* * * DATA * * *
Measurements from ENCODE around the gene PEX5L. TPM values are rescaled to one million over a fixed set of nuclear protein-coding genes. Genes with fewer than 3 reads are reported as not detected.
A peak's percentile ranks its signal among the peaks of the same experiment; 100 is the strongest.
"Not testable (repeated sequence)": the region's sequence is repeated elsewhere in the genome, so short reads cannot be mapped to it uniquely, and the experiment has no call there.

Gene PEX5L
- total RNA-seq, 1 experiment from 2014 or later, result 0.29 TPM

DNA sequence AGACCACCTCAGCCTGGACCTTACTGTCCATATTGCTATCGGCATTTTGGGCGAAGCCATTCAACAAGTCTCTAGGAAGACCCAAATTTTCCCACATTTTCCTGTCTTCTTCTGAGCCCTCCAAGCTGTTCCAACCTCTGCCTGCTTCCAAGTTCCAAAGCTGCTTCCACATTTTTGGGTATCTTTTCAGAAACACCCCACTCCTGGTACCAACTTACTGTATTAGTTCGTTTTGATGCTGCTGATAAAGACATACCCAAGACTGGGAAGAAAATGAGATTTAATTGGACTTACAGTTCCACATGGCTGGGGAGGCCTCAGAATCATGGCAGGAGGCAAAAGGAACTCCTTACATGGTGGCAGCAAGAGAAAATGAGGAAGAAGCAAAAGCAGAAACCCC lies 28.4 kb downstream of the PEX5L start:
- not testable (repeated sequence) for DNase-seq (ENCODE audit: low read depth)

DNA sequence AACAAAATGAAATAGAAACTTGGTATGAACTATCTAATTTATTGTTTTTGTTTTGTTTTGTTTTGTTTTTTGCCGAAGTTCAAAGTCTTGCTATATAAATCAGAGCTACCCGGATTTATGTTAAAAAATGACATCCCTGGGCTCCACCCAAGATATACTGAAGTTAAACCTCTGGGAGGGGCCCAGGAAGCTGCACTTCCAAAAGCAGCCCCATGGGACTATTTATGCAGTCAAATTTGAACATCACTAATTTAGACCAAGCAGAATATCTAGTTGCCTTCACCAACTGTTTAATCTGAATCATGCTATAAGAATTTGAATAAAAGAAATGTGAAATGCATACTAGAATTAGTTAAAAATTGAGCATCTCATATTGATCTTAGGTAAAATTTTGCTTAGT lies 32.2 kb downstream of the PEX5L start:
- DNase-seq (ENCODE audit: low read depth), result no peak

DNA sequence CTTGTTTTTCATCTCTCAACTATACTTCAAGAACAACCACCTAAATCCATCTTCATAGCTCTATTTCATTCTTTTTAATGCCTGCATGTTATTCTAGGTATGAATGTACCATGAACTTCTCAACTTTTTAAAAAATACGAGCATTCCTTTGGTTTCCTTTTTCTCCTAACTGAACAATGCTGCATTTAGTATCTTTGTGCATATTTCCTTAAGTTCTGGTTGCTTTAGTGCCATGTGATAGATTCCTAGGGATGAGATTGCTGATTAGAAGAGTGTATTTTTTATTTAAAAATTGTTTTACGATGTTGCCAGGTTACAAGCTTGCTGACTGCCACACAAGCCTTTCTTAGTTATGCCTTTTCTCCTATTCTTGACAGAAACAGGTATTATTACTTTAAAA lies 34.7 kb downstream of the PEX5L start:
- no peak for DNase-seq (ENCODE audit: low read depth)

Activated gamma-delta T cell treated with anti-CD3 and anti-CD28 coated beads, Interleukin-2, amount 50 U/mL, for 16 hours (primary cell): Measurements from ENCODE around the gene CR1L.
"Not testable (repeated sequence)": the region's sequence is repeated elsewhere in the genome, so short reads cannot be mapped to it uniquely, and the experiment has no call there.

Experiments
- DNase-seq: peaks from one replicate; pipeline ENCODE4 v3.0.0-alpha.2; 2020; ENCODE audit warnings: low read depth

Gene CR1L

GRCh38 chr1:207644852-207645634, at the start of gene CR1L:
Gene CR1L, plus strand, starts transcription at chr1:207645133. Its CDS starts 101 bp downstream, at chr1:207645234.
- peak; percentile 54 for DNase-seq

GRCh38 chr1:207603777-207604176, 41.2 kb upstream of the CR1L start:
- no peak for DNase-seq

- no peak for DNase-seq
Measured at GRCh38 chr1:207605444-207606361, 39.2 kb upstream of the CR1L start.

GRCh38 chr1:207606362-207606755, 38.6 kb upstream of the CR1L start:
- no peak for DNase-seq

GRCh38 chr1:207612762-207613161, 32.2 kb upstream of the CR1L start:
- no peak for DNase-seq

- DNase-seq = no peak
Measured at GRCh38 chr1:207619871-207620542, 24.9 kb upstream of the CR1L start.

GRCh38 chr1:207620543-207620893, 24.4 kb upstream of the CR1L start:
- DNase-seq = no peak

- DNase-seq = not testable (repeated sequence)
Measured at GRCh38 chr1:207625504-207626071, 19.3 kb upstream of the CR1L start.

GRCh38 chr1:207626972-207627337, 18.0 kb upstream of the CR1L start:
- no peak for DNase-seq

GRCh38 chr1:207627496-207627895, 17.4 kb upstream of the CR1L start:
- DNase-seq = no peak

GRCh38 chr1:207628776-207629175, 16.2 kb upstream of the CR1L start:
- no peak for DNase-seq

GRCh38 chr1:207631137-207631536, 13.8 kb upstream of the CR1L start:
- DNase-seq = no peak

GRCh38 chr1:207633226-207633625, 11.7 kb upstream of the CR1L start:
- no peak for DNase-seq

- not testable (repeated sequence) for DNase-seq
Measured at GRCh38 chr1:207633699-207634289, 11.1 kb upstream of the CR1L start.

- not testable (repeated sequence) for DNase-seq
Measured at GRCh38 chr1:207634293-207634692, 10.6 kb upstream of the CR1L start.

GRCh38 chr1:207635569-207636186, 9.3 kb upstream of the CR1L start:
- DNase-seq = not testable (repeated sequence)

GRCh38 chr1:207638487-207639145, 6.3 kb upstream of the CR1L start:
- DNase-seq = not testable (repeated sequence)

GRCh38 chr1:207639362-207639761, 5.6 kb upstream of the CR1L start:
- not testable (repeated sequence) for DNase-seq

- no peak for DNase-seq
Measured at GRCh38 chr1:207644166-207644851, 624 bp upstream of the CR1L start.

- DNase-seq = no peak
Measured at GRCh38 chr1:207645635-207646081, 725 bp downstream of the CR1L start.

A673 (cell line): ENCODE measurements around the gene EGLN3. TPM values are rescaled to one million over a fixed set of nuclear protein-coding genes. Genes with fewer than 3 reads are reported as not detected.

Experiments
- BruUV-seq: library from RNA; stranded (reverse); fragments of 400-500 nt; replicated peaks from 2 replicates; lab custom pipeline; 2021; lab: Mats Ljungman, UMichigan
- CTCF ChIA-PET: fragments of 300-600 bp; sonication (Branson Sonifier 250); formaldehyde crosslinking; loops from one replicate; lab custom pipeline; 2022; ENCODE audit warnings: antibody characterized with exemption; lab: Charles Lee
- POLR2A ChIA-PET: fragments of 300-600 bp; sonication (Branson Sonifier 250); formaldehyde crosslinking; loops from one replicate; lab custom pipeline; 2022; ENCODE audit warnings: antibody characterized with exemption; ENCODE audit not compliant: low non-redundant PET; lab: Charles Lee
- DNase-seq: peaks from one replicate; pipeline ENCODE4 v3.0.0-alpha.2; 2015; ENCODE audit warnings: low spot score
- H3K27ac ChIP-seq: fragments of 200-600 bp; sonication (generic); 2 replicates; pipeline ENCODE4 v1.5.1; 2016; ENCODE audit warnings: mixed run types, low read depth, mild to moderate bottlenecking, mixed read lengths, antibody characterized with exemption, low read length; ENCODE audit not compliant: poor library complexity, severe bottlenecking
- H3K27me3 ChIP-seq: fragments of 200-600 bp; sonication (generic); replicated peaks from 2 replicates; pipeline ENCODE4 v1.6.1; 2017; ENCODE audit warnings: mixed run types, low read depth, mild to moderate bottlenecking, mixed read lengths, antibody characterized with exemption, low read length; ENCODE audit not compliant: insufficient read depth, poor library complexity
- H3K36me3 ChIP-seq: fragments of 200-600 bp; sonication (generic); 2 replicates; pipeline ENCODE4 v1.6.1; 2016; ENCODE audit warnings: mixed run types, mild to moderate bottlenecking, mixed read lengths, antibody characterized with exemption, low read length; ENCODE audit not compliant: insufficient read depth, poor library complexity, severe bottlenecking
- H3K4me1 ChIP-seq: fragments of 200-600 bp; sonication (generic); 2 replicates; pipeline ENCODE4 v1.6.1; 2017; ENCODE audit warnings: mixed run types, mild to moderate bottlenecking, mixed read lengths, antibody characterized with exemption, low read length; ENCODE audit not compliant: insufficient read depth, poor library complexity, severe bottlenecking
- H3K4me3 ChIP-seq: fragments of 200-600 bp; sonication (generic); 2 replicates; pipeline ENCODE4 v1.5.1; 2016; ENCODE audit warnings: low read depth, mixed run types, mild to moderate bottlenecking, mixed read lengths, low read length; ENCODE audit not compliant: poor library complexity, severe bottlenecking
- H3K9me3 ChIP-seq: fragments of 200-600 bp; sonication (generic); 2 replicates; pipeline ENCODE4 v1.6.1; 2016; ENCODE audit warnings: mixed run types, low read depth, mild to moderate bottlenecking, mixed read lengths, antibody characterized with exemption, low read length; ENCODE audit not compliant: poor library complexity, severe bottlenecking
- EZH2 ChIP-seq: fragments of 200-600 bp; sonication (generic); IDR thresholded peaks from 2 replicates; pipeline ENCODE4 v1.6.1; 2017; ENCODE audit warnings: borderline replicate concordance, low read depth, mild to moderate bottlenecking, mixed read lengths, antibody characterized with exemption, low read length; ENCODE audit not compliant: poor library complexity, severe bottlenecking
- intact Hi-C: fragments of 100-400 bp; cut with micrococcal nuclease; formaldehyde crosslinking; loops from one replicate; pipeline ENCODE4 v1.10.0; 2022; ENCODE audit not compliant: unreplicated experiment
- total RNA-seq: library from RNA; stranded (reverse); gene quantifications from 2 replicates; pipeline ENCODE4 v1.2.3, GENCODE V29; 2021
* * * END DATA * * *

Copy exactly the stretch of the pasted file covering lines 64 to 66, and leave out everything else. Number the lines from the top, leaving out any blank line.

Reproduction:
- H3K27ac ChIP-seq: fragments of 200-600 bp; sonication (generic); 2 replicates; pipeline ENCODE4 v1.5.1; 2016; ENCODE audit warnings: mixed run types, low read depth, mild to moderate bottlenecking, mixed read lengths, antibody characterized with exemption, low read length; ENCODE audit not compliant: poor library complexity, severe bottlenecking
- H3K27me3 ChIP-seq: fragments of 200-600 bp; sonication (generic); replicated peaks from 2 replicates; pipeline ENCODE4 v1.6.1; 2017; ENCODE audit warnings: mixed run types, low read depth, mild to moderate bottlenecking, mixed read lengths, antibody characterized with exemption, low read length; ENCODE audit not compliant: insufficient read depth, poor library complexity
- H3K36me3 ChIP-seq: fragments of 200-600 bp; sonication (generic); 2 replicates; pipeline ENCODE4 v1.6.1; 2016; ENCODE audit warnings: mixed run types, mild to moderate bottlenecking, mixed read lengths, antibody characterized with exemption, low read length; ENCODE audit not compliant: insufficient read depth, poor library complexity, severe bottlenecking